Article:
NEC and Deloitte Release New Advanced Manufacturing Report
Study examines state of industry throughout region, makes recommendations to promote future prosperity
BOSTON (April 8, 2015) – The New England Council (NEC) and Deloitte today released a new report, “Advanced to Advantageous: The Case for New England’s Manufacturing Revolution,” that dispels the notion that manufacturing is declining in the region, assesses the region’s strengths and advantages, identifies future opportunities for collaboration and investment in advanced manufacturing, and provides a roadmap for increased economic growth and global competitiveness. The report, which updates and expands upon a 2010 NEC-Deloitte study, is available on the New England Council’s website.
“Time and again, manufacturing and higher education organizations across New England have told me how invaluable our 2010 report has been to them as they seek to rebound from the recession and train the skilled workforce our region requires,” said James T. Brett, President & CEO of The New England Council. “Our hope is that this new report builds on the progress of the first, and helps drive a broader discussion among public and private sector stakeholders about how we collaboratively invest in and support advanced manufacturing to both promote sustained economic growth in every corner of New England and strengthen our regional competitive advantage.”
“As an organization that is deeply committed to our clients and our communities, Deloitte is proud to continue our work with The New England Council and to support the region’s thriving ecosystem of advanced manufacturers, innovators and educators that are driving real progress in job creation and economic growth in New England,” said Mark Price, Principal, Deloitte Consulting LLP.
“Advanced to Advantageous” makes the case that the New England region is poised to experience a manufacturing revolution due to a combination of existing advantages and the replication and widespread adoption of a number of progressive programs and initiatives that the report terms “islands of excellence.” The report identifies areas where New England is setting the pace in advanced manufacturing – industry clusters such as aerospace and defense and medical devices and biotechnology, as well as capability clusters like software and artificial intelligence and advanced materials – and discusses a number of game changing disruptive technologies, like additive manufacturing and the Internet of Things (IoT), that will increasingly help position the region to be a leader in advanced manufacturing’s “next wave” of innovation.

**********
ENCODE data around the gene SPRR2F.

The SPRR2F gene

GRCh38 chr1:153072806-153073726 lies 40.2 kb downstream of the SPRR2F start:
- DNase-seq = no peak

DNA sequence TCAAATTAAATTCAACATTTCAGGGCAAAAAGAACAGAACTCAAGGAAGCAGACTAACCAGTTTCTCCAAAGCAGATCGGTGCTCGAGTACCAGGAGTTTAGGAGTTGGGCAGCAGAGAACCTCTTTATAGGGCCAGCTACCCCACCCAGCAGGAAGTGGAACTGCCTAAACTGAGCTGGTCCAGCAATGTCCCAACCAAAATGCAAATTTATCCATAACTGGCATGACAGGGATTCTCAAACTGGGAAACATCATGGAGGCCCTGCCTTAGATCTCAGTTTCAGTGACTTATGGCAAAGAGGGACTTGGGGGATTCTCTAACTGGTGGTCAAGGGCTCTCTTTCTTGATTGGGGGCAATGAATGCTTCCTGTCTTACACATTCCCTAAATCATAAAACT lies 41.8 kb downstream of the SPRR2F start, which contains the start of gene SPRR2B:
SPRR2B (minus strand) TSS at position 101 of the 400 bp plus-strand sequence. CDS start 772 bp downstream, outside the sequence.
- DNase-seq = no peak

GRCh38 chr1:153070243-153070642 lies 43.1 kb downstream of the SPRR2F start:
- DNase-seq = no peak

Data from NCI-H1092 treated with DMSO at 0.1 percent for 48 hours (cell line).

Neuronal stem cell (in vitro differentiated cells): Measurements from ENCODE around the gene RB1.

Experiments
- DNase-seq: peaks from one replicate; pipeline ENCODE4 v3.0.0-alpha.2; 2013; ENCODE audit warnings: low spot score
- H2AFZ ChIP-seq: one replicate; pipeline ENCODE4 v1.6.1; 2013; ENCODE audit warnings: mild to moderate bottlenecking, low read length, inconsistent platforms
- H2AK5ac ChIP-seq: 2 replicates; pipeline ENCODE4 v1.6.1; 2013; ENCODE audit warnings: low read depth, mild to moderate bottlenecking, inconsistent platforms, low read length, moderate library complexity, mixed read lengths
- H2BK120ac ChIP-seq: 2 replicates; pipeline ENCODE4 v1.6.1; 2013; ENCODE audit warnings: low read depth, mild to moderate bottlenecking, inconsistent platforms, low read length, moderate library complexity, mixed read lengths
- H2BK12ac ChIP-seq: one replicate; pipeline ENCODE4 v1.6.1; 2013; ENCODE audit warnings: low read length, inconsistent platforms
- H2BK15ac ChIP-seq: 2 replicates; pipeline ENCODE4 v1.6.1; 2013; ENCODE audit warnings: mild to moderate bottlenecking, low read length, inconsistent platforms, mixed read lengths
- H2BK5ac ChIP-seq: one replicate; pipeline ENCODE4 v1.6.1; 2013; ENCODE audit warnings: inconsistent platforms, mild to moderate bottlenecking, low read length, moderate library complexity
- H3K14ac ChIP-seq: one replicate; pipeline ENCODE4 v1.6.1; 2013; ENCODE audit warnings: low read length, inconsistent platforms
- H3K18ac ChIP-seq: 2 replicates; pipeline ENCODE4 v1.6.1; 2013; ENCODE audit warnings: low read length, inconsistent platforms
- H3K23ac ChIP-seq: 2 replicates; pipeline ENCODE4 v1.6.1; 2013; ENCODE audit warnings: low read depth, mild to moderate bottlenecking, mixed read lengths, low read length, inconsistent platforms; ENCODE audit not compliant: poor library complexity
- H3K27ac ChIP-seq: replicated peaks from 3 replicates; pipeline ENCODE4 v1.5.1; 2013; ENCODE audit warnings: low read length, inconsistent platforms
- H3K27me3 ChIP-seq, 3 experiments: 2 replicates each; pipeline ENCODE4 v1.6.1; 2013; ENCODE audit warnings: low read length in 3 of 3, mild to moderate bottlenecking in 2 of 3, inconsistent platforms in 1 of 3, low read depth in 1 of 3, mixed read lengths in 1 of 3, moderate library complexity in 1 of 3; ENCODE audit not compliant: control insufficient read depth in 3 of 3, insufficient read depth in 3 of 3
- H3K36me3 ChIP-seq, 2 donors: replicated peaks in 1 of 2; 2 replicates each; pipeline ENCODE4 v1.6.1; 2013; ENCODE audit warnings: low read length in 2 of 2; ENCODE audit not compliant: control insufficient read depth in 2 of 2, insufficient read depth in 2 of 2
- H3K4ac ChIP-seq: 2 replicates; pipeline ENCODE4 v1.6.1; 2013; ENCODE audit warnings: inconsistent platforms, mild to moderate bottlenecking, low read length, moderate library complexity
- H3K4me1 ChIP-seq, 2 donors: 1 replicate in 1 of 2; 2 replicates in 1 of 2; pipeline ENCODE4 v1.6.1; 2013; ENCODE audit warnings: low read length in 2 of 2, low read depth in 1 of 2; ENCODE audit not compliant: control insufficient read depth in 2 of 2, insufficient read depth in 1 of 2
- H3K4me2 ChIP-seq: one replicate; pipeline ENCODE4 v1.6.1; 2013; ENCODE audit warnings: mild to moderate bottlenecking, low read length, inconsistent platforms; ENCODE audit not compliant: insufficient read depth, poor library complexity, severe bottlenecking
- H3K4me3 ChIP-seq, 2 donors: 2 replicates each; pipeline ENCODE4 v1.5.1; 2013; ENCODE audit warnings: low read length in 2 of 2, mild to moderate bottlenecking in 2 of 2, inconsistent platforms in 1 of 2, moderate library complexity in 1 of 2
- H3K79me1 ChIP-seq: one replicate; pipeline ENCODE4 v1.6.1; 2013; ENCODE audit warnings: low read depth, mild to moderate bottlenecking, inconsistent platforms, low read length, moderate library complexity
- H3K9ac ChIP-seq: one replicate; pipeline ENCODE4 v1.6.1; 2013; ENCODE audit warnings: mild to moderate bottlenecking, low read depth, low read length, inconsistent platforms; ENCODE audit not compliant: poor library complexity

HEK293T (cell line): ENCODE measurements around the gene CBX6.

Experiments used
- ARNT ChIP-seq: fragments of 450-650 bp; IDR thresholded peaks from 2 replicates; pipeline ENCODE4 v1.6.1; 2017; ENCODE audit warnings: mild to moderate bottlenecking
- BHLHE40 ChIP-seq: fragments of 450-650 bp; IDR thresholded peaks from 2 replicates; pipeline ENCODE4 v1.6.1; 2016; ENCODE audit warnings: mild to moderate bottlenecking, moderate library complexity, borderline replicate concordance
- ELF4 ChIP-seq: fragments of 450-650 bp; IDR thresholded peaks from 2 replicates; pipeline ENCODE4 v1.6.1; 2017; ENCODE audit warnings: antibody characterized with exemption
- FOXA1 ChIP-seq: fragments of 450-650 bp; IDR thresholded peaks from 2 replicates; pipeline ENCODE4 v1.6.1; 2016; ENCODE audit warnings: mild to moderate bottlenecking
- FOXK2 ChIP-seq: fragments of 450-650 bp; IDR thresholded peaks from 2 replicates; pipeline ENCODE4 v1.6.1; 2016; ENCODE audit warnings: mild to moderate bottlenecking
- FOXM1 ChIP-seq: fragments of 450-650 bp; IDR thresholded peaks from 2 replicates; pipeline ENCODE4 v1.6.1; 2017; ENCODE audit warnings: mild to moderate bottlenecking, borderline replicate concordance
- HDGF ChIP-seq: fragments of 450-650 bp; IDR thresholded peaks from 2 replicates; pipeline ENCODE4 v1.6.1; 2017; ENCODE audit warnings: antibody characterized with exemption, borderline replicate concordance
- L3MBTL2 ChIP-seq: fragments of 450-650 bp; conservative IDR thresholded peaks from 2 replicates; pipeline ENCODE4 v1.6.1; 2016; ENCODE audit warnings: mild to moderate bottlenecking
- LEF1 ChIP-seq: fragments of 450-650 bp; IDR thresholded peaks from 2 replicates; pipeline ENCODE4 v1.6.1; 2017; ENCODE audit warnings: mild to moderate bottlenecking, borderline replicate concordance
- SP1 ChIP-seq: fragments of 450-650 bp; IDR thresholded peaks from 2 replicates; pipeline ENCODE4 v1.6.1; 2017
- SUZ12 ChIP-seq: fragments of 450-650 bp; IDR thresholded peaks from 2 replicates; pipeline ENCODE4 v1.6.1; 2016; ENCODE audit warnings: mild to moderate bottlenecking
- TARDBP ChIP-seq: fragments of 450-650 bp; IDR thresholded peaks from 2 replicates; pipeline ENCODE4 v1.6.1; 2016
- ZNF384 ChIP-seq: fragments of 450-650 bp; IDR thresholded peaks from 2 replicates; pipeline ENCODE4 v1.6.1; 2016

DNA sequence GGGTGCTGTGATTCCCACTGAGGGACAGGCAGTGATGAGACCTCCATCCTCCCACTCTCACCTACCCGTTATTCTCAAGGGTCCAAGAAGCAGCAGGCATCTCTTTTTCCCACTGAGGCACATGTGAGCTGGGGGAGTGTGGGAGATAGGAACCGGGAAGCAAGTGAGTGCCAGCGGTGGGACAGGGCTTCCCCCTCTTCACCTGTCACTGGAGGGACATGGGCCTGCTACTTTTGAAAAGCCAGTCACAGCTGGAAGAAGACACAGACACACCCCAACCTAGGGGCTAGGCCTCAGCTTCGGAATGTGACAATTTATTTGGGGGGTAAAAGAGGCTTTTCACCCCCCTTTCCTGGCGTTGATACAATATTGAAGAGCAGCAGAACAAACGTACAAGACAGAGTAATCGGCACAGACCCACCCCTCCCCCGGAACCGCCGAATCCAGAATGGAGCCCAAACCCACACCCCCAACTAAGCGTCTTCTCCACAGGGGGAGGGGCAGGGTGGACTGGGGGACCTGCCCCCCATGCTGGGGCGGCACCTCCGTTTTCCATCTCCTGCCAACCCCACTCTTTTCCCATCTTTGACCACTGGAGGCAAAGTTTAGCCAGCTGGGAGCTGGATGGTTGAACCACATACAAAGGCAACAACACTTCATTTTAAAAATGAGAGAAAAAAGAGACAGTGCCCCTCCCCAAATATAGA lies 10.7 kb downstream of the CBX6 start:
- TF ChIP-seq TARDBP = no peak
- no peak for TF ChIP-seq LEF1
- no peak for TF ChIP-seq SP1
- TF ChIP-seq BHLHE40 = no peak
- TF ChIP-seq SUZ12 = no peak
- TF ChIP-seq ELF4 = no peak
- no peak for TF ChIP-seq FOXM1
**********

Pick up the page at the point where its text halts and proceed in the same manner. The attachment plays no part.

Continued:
The report calls for the creation of a “program office” in each state to help coordinate and oversee the implementation of its recommendations, and work in concert with other New England states to facilitate stronger collaboration between stakeholders across the region. Among the report’s key recommendations:
Secure a federally funded advanced manufacturing center in New England by demonstrating regional cohesion and improving intrastate partnerships between government, educators, and industry. The National Network for Manufacturing Innovation (NNMI) is an initiative launched by the Obama Administration in 2013 to fund a series of advanced manufacturing hubs across the country. New England should work collectively and collaboratively as a region to apply for one of these institutes.
Rebrand the industry and “make it” a better brand by shifting the public’s perception of manufacturing from dirty and dangerous to exciting and safe. This more accurately reflects the reality of today’s “new” advanced manufacturing. By involving students in the “maker movement” from an early age – and engaging their parents, educators, and guidance counselors – regional leaders can help change outdated views of manufacturing and attract more interest in manufacturing careers.
Expand industry partnership and apprenticeship opportunities so that students are increasingly matched with open industry positions and trained in critical skills necessary for a career in advanced manufacturing.
The report was released today at an event hosted by Bank of America in downtown Boston. Following a presentation of the report, a panel of industry representatives discussed the report and offered their thoughts on its recommendations. The panelists include:
Dr. Ahmed Busnaina, WL Smith Chair and University Distinguished Professor, Mechanical & Industrial Engineering, Northeastern University
Jack Healy, President & CEO, Massachusetts Manufacturing Extension Partnership (MEP)
Marty Jones, President & CEO, MassDevelopment
Thomas Wesley, Director, Waters Corporation
Approximately 100 local business and government leaders attended the event.
The New England Council, the country’s oldest regional business organization, is an alliance of businesses, academic and health institutions, and public and private organizations throughout New England formed to promote economic growth and a high quality of life in the region. The Council is dedicated to identifying and supporting federal public policies and articulating the voice of its membership regionally and nationally on important issues facing New England. The NEC is also committed to working with public and private sector leaders across the region and in Washington through educational programs and forums for information exchange. For more information, please visit: www.newenglandcouncil.com.
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